Tom told the Fingal Independent: 'One of the rangers here would swear blind that he met a banshee and the banshee, strangely, asked him for the use of his comb, She was having a bad hair day, I suppose. He gave her the comb too and never saw the comb again.'

There are some rooms in the castle where the spirits seem more restless than others and Tom points in particular to a downstairs 18th Century Kitchen that paranormal enthusiasts have said is especially rich with ghostly goings-on.

Tom explained: 'we also have a kitchen downstairs, which is an 18th Century kitchen and seems to be a hive of spiritual activity. We have staff members here who won't go down to that kitchen on their own.'

Over the Halloween period, the castle has been dressed in some spectacularly spooky garb in readiness for series of tours that are part tour, part horror show that sees all kinds of ghosts and ghouls pop out of the castle's various nooks and crannies.

The shows are hugely popular and up to 2,000 people were expected to enjoy them over the Halloween period, with the final tour taking place today, Tuesday November 1.

Tom said: 'Halloween is huge here - it is one of our key signature events of the year. People have got to know Ardgillan through Halloween. The shows are always packed out and we scare the bejesus out of people in a very subtle way.

'We are only doing the shows and scary tours about five years and we change it every year. This year is based on the story of the Lady of the Stairs. We get 1,500 to 2,000 people here through the Halloween weekend.'

The numbers finishing the tour are sometimes smaller than the numbers who started and Tom confesses the spooky show proves just a tad too frightening for some who have to leave half-way through. He said: 'We had one tour where there was about 30 people at the start and we only had five left at the end.'

But there's plenty of humour to puncture the fright as many of the 25 staff on the castle's rosters play their part in the elaborate show and ultimately, the tour is 'good craic and everybody loves it', according to Tom.

The Halloween tours have only been running at the castle for the last five years or so and were an innovation introduced under Tom's reign as the castle manager, a job he took up seven years ago with a background as an historian, heritage centre operator and a journalist for the Fingal Independent's sister paper, the Drogheda Independent.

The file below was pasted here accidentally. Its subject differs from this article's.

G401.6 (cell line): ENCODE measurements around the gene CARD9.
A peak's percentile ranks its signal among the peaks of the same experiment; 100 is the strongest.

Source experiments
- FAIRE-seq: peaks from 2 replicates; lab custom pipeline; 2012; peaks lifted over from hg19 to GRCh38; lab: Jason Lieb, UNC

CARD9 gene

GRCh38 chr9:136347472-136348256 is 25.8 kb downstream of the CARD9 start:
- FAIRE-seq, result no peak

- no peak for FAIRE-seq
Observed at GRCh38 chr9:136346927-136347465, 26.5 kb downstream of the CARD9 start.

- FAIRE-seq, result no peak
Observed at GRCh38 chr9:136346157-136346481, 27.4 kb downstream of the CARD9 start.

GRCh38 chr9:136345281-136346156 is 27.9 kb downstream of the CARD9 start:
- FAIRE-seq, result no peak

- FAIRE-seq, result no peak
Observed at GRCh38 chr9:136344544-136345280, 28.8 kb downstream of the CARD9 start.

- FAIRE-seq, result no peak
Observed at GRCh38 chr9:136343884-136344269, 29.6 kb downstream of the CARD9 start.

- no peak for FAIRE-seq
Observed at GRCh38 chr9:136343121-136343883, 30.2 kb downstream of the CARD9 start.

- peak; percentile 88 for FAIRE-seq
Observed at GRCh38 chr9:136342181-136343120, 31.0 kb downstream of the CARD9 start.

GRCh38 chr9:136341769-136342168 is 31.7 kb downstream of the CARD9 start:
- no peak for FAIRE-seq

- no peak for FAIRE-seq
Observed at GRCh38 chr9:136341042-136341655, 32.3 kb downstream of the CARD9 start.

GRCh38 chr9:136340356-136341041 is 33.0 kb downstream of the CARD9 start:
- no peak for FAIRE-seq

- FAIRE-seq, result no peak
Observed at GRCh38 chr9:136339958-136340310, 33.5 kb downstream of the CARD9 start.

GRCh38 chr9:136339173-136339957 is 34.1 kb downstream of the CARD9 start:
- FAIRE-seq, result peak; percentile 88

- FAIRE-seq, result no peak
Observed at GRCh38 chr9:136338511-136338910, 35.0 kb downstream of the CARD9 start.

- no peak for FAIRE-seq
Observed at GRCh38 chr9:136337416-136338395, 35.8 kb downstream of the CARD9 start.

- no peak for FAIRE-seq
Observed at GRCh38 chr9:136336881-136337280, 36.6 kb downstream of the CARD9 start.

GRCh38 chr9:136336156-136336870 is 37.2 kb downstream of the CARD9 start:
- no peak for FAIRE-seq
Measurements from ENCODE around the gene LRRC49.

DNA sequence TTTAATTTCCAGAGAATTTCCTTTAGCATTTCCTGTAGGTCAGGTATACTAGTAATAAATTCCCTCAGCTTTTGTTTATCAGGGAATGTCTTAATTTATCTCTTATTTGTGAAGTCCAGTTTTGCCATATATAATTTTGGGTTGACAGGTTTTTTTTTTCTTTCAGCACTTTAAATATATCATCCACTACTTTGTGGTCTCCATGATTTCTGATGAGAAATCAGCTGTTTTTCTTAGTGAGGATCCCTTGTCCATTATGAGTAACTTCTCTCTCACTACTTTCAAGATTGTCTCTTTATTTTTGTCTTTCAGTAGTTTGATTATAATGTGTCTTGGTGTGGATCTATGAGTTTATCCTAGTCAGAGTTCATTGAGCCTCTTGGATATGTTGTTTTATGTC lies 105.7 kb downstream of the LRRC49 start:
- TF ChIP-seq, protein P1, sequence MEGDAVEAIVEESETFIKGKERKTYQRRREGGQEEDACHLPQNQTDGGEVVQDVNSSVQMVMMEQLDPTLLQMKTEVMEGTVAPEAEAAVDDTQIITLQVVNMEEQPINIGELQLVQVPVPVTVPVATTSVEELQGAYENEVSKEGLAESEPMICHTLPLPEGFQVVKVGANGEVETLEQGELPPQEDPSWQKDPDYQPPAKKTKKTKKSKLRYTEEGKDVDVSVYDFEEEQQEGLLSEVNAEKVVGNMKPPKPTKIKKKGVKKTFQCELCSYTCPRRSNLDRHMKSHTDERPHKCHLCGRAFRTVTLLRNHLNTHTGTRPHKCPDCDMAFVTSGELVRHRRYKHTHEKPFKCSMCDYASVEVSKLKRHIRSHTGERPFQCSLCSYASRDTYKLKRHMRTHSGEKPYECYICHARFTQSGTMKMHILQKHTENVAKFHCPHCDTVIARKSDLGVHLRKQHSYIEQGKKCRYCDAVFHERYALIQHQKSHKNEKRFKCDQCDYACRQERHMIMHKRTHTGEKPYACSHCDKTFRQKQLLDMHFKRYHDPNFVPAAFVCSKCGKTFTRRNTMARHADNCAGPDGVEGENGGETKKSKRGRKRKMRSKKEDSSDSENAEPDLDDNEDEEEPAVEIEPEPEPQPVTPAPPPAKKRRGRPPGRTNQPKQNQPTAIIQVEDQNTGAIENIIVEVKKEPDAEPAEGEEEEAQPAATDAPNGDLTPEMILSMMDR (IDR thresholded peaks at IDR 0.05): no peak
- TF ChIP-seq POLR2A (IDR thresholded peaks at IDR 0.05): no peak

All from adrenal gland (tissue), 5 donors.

In fact, it was an ad in the Drogheda Independent that first made him apply for the job he now holds and he has never looked back.

Asked how he feels about the job, he said: 'I just love it - it's the best job in the world. It's a complete and absolute privilege and not really a job at all - that's how I see it.

'It really is a wonderful place to work.'

Tom said the castle has largely escaped the affects of the recession and has continued to grow its visitor numbers and its revenue since 2010.

He said: 'Business is great. We are completely on an upward trajectory and have been since about 2010. We haven't really felt the affects of the recession and that's down to the local people who come here and recreate and we provide them with a cup of tea when they do.'

The Fingal County Council heritage property is managed by a company set up by the local authority to carry out that task and what has emerged is a park and house that is at the very centre of community life in north Fingal and a truly invaluable resource for the people of the entire county.

That community-based ethos that is evident to even the most casual visitor at Ardgillan is very important to Tom and something he wants to preserve as long as he sits at the helm. This is a very special place, and the man responsible for running it, knows that.

He concluded: 'The vibe in Ardgillan is incredible. It is something I've never experienced in any other heritage property. You can't describe it, there's just something about Ardgillan. We cater for a very wide demographic and you don't have to be into history or gardens or wide open spaces, there's something for everyone here.